Print edition : April 14, 2001

With no policy support from the Government, no means to invest in technology and no market-savvy master weavers to help them adapt to changing consumer tastes, the traditional weavers of Andhra Pradesh are increasingly driven to desperation and death.

ASHA KRISHNAKUMAR in Sircilla and Dubakka

THE thread of life is running out for the weavers of Andhra Pradesh. Marginalised, ironically, by government policies, and pushed into the vortex of unemployment, debt and starvation, handloom and traditional powerloom weavers have been driven to death. Unofficial figures of cases of suicide and starvation deaths in the last two years total over 400 and several weavers' organisations endorse this estimate. Frontline's investigations have confirmed 43 cases of suicide in the powerloom town of Sircilla in Karimnagar district in the past one year, and 20 cases in the handloom centre of Dubakka in Medak district during the past four years.

Weavers at work at Dubakka.-P.V. SIVAKUMAR

But the State government has not put out any figure. The administration's reaction would seem to be marked by callousness and indifference. If Karimnagar Collector Debabratha Kantha is dismissive when he says "suicides in Andhra Pradesh are routine among farmers, powerloom or handloom weavers," Minister for Handlooms and Textiles Padala Bhoomanna, also a member of the Cabinet sub-committee set up to formulate short- and long-term plans to solve the weavers' problems, has a simple solution: "The powerloom owners must be discouraged from committing suicide as they do it only after getting into a financial mess."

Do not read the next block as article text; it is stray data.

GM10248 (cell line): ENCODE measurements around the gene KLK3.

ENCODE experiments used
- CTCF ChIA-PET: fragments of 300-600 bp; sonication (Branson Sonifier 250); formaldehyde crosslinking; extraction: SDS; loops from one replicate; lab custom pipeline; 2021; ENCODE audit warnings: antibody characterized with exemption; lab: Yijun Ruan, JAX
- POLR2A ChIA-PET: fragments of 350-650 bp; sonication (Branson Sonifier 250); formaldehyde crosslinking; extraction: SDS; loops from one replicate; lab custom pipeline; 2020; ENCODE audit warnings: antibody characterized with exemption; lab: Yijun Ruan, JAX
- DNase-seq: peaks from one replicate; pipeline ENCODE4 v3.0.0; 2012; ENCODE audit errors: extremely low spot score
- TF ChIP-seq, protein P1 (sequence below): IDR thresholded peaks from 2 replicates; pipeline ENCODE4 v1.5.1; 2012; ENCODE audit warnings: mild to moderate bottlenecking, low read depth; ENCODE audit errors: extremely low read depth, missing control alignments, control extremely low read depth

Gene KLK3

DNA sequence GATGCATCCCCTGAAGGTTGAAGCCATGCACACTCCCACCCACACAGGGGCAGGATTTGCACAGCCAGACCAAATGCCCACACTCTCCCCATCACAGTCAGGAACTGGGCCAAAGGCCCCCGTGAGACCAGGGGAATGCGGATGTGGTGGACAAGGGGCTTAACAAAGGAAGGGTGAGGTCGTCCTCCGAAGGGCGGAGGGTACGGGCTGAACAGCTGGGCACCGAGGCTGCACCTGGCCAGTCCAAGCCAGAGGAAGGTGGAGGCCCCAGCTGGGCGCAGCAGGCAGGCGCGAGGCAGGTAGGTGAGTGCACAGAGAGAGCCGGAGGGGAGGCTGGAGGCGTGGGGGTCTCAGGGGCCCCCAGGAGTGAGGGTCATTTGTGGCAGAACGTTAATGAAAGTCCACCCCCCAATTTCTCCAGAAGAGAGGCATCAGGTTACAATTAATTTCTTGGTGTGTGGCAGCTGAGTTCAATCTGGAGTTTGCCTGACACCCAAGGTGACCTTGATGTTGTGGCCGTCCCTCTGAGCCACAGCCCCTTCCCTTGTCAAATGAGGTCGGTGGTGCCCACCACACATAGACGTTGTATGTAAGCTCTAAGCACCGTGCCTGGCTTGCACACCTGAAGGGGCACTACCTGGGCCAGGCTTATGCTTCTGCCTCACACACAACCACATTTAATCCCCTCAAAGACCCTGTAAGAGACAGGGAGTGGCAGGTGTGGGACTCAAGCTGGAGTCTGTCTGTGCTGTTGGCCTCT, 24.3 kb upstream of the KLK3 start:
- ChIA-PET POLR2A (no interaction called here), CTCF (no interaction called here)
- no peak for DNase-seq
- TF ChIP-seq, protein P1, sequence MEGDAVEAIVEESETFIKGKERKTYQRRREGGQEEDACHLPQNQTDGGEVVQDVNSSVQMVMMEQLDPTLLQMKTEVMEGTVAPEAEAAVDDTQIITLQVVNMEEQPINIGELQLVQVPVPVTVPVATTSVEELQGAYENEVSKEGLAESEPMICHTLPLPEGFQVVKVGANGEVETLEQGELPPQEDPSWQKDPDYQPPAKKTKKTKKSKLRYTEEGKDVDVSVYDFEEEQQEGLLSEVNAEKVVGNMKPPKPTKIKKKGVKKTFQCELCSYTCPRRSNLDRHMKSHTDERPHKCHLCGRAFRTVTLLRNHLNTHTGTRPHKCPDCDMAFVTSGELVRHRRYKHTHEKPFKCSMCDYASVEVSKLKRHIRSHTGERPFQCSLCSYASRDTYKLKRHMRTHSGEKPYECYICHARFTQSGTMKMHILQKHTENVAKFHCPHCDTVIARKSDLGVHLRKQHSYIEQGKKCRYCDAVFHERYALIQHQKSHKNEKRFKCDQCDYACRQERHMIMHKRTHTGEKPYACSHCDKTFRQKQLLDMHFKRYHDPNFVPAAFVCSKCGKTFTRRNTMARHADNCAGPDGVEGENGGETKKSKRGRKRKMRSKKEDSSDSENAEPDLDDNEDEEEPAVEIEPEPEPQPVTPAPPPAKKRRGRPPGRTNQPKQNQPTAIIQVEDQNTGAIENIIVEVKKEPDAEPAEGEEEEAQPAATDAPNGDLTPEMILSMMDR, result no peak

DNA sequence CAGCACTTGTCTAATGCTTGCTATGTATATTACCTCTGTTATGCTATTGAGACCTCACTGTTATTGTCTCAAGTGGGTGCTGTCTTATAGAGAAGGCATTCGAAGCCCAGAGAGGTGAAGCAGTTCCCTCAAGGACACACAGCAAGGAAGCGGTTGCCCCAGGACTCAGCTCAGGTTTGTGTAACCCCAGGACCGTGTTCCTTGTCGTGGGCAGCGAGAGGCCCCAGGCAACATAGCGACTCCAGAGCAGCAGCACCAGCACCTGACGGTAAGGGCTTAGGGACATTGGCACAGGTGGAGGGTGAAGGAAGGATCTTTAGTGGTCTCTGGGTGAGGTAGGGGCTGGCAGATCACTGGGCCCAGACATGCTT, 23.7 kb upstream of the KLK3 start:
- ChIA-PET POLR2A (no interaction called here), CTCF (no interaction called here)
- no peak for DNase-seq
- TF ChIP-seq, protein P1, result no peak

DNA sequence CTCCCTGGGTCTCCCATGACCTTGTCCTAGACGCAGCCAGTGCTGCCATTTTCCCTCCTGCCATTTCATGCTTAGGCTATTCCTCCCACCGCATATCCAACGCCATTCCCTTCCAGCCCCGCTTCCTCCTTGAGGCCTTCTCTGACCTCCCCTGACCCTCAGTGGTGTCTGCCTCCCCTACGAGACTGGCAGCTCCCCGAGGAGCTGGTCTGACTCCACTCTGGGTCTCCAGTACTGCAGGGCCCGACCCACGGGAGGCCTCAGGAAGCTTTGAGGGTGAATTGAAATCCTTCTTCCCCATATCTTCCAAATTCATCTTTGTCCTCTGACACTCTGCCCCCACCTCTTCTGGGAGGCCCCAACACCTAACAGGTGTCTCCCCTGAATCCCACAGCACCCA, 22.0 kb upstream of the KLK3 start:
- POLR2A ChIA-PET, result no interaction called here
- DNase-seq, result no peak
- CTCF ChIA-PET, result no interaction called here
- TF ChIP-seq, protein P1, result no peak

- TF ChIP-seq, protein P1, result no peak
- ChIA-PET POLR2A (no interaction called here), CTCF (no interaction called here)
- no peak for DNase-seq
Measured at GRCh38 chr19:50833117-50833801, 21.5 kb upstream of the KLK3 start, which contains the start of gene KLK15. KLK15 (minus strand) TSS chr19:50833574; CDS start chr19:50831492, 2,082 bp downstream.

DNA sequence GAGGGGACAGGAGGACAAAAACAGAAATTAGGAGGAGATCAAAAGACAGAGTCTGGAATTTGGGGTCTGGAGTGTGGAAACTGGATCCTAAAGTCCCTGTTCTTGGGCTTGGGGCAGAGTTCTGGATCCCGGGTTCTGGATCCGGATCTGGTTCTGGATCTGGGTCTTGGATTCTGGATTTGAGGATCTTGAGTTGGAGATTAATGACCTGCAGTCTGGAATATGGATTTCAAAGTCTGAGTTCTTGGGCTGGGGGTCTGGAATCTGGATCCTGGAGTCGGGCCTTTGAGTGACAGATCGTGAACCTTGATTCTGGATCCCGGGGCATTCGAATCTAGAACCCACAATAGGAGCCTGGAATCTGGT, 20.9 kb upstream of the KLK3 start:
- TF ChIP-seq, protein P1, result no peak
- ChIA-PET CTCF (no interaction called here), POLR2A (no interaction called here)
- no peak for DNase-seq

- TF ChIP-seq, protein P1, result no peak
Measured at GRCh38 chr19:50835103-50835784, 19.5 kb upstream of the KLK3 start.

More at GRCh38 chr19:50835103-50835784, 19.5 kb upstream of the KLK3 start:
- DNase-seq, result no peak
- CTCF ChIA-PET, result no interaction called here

Meanwhile, weavers continue to end their lives, unable to provide a square meal for the members of their families. Reports of poverty, starvation and death come in not only from the drought-prone northern Telengana districts of Karimnagar, Nalgonda and Medak, but also from the supposedly prosperous coastal districts of Guntur, Prakasam and Krishna. The official response to this stark reality is quibbling: "Check if ration has not been lifted by the family", or "if they are really starvation deaths, then should the women and children not have died first?"

The real villains of the piece are the successive governments at the Centre, or, more specifically, their textile policies. The textile policies since 1985, which seek to liberalise, modernise and privatise the industry, have systematically marginalised over 40 lakh handloom weavers who used to produce over 400 crore metres of cloth every year.

Only those States that managed to put in place policies that helped modernise and integrate the production processes, as did powerlooms in Maharashtra and Gujarat, or which had an effective system to help the sector to adapt quickly to changing market demand (as has happened in Tamil Nadu), managed to survive the market-centred approach. Unfortunately, the traditional weavers of Andhra Pradesh had neither the means to invest in modern technology nor market-savvy master weavers to help them adapt to changing consumer tastes. With their products becoming uncompetitive in the market, stocks mounted, availability of work began to decline and the weavers faced joblessness, mounting debt, starvation and, consequently, death.